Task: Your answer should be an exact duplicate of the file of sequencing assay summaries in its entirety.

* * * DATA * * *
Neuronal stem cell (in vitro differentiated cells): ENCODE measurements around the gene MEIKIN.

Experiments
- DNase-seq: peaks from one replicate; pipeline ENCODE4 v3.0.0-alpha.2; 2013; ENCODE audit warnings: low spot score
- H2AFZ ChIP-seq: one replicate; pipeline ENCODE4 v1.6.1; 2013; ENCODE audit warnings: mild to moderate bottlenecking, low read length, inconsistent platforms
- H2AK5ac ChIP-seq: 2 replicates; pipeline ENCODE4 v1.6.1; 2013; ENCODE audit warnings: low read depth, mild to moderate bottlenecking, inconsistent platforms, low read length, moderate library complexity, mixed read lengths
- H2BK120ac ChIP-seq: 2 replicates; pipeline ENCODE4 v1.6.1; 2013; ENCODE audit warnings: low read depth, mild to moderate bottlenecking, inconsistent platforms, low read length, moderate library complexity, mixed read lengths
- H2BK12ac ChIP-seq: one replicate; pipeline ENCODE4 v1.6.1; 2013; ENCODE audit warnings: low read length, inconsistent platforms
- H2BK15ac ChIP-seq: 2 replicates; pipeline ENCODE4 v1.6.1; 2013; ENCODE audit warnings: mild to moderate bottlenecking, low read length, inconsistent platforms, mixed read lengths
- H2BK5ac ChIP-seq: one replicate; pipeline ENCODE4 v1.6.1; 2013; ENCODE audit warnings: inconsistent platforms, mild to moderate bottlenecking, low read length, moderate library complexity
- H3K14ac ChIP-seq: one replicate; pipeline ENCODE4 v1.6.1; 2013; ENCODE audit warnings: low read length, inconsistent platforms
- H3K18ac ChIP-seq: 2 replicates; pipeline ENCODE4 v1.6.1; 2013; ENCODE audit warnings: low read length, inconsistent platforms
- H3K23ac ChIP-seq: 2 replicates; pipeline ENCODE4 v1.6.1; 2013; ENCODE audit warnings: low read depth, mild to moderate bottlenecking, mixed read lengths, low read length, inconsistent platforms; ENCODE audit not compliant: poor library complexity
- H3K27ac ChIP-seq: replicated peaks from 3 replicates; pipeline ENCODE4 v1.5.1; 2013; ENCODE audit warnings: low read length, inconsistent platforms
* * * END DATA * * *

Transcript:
Neuronal stem cell (in vitro differentiated cells): ENCODE measurements around the gene MEIKIN.

Experiments
- DNase-seq: peaks from one replicate; pipeline ENCODE4 v3.0.0-alpha.2; 2013; ENCODE audit warnings: low spot score
- H2AFZ ChIP-seq: one replicate; pipeline ENCODE4 v1.6.1; 2013; ENCODE audit warnings: mild to moderate bottlenecking, low read length, inconsistent platforms
- H2AK5ac ChIP-seq: 2 replicates; pipeline ENCODE4 v1.6.1; 2013; ENCODE audit warnings: low read depth, mild to moderate bottlenecking, inconsistent platforms, low read length, moderate library complexity, mixed read lengths
- H2BK120ac ChIP-seq: 2 replicates; pipeline ENCODE4 v1.6.1; 2013; ENCODE audit warnings: low read depth, mild to moderate bottlenecking, inconsistent platforms, low read length, moderate library complexity, mixed read lengths
- H2BK12ac ChIP-seq: one replicate; pipeline ENCODE4 v1.6.1; 2013; ENCODE audit warnings: low read length, inconsistent platforms
- H2BK15ac ChIP-seq: 2 replicates; pipeline ENCODE4 v1.6.1; 2013; ENCODE audit warnings: mild to moderate bottlenecking, low read length, inconsistent platforms, mixed read lengths
- H2BK5ac ChIP-seq: one replicate; pipeline ENCODE4 v1.6.1; 2013; ENCODE audit warnings: inconsistent platforms, mild to moderate bottlenecking, low read length, moderate library complexity
- H3K14ac ChIP-seq: one replicate; pipeline ENCODE4 v1.6.1; 2013; ENCODE audit warnings: low read length, inconsistent platforms
- H3K18ac ChIP-seq: 2 replicates; pipeline ENCODE4 v1.6.1; 2013; ENCODE audit warnings: low read length, inconsistent platforms
- H3K23ac ChIP-seq: 2 replicates; pipeline ENCODE4 v1.6.1; 2013; ENCODE audit warnings: low read depth, mild to moderate bottlenecking, mixed read lengths, low read length, inconsistent platforms; ENCODE audit not compliant: poor library complexity
- H3K27ac ChIP-seq: replicated peaks from 3 replicates; pipeline ENCODE4 v1.5.1; 2013; ENCODE audit warnings: low read length, inconsistent platforms